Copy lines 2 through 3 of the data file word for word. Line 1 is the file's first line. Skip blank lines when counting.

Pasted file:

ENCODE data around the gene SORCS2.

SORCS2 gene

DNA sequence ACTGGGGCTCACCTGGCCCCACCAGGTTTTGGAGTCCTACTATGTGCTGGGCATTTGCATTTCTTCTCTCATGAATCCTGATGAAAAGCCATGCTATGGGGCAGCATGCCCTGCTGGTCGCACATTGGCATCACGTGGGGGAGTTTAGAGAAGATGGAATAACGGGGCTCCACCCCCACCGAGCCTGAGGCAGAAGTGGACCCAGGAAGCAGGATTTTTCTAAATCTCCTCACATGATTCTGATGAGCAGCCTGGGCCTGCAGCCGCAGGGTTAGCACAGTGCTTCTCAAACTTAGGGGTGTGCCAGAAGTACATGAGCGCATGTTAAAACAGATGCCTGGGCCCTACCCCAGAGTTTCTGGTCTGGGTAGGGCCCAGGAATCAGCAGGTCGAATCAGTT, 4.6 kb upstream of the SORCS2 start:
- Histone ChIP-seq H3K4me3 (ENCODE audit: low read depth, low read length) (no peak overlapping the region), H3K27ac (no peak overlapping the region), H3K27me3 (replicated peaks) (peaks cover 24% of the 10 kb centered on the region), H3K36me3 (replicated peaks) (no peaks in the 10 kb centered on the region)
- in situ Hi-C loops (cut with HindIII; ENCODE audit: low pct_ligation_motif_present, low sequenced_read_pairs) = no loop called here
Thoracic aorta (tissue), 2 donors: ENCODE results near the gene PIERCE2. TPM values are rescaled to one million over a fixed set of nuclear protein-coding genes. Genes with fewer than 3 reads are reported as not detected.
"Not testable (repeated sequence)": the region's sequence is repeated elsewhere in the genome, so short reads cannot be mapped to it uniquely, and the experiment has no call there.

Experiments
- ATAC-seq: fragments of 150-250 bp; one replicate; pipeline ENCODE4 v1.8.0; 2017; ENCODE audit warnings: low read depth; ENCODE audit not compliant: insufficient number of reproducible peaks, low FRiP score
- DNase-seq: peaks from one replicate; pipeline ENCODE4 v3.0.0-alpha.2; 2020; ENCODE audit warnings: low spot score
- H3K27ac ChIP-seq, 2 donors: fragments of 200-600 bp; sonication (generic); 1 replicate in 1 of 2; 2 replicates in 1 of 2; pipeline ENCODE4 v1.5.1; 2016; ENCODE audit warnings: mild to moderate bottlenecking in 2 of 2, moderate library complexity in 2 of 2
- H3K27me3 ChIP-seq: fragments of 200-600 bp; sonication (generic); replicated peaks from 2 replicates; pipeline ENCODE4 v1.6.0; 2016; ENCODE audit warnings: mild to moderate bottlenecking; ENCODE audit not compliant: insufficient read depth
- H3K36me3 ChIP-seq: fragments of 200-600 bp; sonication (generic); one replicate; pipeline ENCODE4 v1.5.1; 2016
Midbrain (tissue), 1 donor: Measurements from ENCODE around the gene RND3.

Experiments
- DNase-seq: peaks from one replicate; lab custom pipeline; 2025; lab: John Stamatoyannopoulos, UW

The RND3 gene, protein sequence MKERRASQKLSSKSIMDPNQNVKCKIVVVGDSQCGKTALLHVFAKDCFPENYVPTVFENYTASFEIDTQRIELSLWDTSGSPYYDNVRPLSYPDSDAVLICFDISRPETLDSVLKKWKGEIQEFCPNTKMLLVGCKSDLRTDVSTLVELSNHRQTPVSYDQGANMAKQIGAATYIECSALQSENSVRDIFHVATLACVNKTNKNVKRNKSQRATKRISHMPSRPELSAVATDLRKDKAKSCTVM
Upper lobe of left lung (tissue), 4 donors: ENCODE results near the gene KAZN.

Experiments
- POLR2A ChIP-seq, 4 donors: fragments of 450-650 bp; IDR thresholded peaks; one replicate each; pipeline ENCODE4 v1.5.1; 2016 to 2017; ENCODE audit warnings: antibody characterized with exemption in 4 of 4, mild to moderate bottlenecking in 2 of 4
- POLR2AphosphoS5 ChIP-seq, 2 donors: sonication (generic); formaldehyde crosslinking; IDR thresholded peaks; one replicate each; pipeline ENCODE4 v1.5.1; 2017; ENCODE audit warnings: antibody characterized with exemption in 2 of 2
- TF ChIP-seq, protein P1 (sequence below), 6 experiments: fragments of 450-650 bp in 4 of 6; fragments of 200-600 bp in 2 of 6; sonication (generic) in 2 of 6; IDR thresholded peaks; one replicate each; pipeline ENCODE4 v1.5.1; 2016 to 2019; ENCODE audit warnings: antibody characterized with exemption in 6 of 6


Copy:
SORCS2 gene

DNA sequence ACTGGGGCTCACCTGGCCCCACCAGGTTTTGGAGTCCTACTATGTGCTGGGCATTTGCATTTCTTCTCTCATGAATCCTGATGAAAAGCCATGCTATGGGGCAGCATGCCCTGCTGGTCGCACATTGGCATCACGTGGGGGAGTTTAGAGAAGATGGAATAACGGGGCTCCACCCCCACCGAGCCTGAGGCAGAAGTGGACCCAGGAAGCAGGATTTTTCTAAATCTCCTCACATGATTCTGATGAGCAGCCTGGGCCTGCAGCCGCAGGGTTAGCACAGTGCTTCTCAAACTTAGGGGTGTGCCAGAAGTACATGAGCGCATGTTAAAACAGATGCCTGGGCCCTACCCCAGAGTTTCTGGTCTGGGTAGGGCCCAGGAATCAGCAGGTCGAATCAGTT, 4.6 kb upstream of the SORCS2 start: